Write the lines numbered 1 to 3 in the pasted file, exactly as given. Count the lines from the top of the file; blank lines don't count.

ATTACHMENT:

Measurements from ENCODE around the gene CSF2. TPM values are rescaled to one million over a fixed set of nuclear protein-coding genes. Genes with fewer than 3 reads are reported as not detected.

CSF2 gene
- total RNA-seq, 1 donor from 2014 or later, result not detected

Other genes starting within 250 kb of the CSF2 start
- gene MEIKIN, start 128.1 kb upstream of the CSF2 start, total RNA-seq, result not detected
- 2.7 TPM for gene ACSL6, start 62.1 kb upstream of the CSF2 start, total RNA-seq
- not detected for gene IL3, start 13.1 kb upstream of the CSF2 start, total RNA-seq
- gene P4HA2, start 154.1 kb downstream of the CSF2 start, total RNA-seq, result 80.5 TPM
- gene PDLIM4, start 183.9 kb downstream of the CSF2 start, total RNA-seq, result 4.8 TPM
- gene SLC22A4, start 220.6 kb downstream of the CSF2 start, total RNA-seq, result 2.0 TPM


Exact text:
Measurements from ENCODE around the gene CSF2. TPM values are rescaled to one million over a fixed set of nuclear protein-coding genes. Genes with fewer than 3 reads are reported as not detected.

CSF2 gene
- total RNA-seq, 1 donor from 2014 or later, result not detected